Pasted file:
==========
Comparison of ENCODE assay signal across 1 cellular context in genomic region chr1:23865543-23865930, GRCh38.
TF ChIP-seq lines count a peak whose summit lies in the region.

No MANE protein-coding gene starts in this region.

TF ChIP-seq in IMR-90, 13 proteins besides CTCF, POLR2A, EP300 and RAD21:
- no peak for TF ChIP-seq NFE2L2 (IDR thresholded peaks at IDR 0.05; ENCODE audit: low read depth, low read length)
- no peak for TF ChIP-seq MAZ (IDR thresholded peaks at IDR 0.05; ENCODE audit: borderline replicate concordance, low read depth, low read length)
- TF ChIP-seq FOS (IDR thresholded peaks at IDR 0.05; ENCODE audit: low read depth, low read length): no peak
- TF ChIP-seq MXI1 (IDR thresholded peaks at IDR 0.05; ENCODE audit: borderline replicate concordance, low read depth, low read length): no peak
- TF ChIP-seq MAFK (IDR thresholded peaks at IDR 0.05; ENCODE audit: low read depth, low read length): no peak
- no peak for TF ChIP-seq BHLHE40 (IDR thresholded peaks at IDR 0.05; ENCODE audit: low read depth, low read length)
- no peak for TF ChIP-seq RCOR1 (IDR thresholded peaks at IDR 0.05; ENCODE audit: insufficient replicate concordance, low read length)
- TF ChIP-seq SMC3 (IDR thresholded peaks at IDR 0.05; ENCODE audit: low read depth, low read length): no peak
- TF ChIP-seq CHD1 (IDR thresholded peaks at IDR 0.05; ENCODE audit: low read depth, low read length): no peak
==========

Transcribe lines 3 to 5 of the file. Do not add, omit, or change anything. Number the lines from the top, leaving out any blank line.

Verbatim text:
No MANE protein-coding gene starts in this region.

TF ChIP-seq in IMR-90, 13 proteins besides CTCF, POLR2A, EP300 and RAD21:
- no peak for TF ChIP-seq NFE2L2 (IDR thresholded peaks at IDR 0.05; ENCODE audit: low read depth, low read length)